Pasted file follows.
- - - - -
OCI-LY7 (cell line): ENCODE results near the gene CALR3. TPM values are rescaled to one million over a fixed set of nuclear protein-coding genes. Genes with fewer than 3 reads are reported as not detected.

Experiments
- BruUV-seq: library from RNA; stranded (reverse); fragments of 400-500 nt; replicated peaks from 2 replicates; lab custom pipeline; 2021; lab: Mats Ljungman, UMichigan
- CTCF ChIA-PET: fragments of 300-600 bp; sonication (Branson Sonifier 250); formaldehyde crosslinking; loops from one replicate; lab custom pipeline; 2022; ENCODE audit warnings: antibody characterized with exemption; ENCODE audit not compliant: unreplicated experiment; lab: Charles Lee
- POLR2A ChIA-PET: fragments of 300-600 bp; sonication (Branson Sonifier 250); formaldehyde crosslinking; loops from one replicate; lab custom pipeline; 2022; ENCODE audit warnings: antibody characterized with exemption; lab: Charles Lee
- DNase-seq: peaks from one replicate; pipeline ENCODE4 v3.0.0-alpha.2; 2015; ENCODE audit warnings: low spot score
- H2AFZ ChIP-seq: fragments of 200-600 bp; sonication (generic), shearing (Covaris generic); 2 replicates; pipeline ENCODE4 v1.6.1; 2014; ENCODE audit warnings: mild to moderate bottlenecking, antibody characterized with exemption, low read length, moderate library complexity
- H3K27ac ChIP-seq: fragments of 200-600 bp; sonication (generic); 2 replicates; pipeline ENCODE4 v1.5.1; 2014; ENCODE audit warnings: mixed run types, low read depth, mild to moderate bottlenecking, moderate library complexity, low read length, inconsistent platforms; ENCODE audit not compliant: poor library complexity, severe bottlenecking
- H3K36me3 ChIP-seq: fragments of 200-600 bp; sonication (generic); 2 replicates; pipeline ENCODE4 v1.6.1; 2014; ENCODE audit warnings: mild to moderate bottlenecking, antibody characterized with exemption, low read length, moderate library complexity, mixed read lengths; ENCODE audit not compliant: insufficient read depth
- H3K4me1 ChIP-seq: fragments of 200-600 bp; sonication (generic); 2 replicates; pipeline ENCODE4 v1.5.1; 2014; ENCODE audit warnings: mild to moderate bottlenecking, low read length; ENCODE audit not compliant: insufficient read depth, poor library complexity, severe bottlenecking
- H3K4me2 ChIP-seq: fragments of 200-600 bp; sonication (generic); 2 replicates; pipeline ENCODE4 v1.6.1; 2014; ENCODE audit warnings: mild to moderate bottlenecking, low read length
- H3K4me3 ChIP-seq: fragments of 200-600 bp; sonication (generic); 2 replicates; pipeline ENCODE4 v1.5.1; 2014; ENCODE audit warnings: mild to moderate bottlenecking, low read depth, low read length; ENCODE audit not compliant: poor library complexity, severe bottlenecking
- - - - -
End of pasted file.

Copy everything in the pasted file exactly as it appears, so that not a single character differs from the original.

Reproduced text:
OCI-LY7 (cell line): ENCODE results near the gene CALR3. TPM values are rescaled to one million over a fixed set of nuclear protein-coding genes. Genes with fewer than 3 reads are reported as not detected.

Experiments
- BruUV-seq: library from RNA; stranded (reverse); fragments of 400-500 nt; replicated peaks from 2 replicates; lab custom pipeline; 2021; lab: Mats Ljungman, UMichigan
- CTCF ChIA-PET: fragments of 300-600 bp; sonication (Branson Sonifier 250); formaldehyde crosslinking; loops from one replicate; lab custom pipeline; 2022; ENCODE audit warnings: antibody characterized with exemption; ENCODE audit not compliant: unreplicated experiment; lab: Charles Lee
- POLR2A ChIA-PET: fragments of 300-600 bp; sonication (Branson Sonifier 250); formaldehyde crosslinking; loops from one replicate; lab custom pipeline; 2022; ENCODE audit warnings: antibody characterized with exemption; lab: Charles Lee
- DNase-seq: peaks from one replicate; pipeline ENCODE4 v3.0.0-alpha.2; 2015; ENCODE audit warnings: low spot score
- H2AFZ ChIP-seq: fragments of 200-600 bp; sonication (generic), shearing (Covaris generic); 2 replicates; pipeline ENCODE4 v1.6.1; 2014; ENCODE audit warnings: mild to moderate bottlenecking, antibody characterized with exemption, low read length, moderate library complexity
- H3K27ac ChIP-seq: fragments of 200-600 bp; sonication (generic); 2 replicates; pipeline ENCODE4 v1.5.1; 2014; ENCODE audit warnings: mixed run types, low read depth, mild to moderate bottlenecking, moderate library complexity, low read length, inconsistent platforms; ENCODE audit not compliant: poor library complexity, severe bottlenecking
- H3K36me3 ChIP-seq: fragments of 200-600 bp; sonication (generic); 2 replicates; pipeline ENCODE4 v1.6.1; 2014; ENCODE audit warnings: mild to moderate bottlenecking, antibody characterized with exemption, low read length, moderate library complexity, mixed read lengths; ENCODE audit not compliant: insufficient read depth
- H3K4me1 ChIP-seq: fragments of 200-600 bp; sonication (generic); 2 replicates; pipeline ENCODE4 v1.5.1; 2014; ENCODE audit warnings: mild to moderate bottlenecking, low read length; ENCODE audit not compliant: insufficient read depth, poor library complexity, severe bottlenecking
- H3K4me2 ChIP-seq: fragments of 200-600 bp; sonication (generic); 2 replicates; pipeline ENCODE4 v1.6.1; 2014; ENCODE audit warnings: mild to moderate bottlenecking, low read length
- H3K4me3 ChIP-seq: fragments of 200-600 bp; sonication (generic); 2 replicates; pipeline ENCODE4 v1.5.1; 2014; ENCODE audit warnings: mild to moderate bottlenecking, low read depth, low read length; ENCODE audit not compliant: poor library complexity, severe bottlenecking